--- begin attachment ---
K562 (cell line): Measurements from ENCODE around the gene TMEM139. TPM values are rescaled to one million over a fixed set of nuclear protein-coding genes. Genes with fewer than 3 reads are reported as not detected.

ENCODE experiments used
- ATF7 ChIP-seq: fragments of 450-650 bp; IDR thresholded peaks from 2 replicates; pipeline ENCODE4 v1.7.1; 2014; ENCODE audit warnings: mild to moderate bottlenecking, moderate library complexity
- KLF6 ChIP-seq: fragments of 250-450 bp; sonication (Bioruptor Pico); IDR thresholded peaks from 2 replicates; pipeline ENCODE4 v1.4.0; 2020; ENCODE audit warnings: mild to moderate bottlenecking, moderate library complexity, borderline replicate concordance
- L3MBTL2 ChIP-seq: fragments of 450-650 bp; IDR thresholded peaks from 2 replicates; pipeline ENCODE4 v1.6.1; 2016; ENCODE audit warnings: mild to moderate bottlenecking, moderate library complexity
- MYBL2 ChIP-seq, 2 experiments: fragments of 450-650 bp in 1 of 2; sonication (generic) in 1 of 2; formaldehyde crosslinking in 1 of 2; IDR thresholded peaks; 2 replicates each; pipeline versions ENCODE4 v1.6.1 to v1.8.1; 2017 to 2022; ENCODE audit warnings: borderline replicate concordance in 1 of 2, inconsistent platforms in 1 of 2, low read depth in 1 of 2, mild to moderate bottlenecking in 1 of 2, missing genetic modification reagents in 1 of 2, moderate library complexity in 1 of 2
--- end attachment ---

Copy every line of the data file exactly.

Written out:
K562 (cell line): Measurements from ENCODE around the gene TMEM139. TPM values are rescaled to one million over a fixed set of nuclear protein-coding genes. Genes with fewer than 3 reads are reported as not detected.

ENCODE experiments used
- ATF7 ChIP-seq: fragments of 450-650 bp; IDR thresholded peaks from 2 replicates; pipeline ENCODE4 v1.7.1; 2014; ENCODE audit warnings: mild to moderate bottlenecking, moderate library complexity
- KLF6 ChIP-seq: fragments of 250-450 bp; sonication (Bioruptor Pico); IDR thresholded peaks from 2 replicates; pipeline ENCODE4 v1.4.0; 2020; ENCODE audit warnings: mild to moderate bottlenecking, moderate library complexity, borderline replicate concordance
- L3MBTL2 ChIP-seq: fragments of 450-650 bp; IDR thresholded peaks from 2 replicates; pipeline ENCODE4 v1.6.1; 2016; ENCODE audit warnings: mild to moderate bottlenecking, moderate library complexity
- MYBL2 ChIP-seq, 2 experiments: fragments of 450-650 bp in 1 of 2; sonication (generic) in 1 of 2; formaldehyde crosslinking in 1 of 2; IDR thresholded peaks; 2 replicates each; pipeline versions ENCODE4 v1.6.1 to v1.8.1; 2017 to 2022; ENCODE audit warnings: borderline replicate concordance in 1 of 2, inconsistent platforms in 1 of 2, low read depth in 1 of 2, mild to moderate bottlenecking in 1 of 2, missing genetic modification reagents in 1 of 2, moderate library complexity in 1 of 2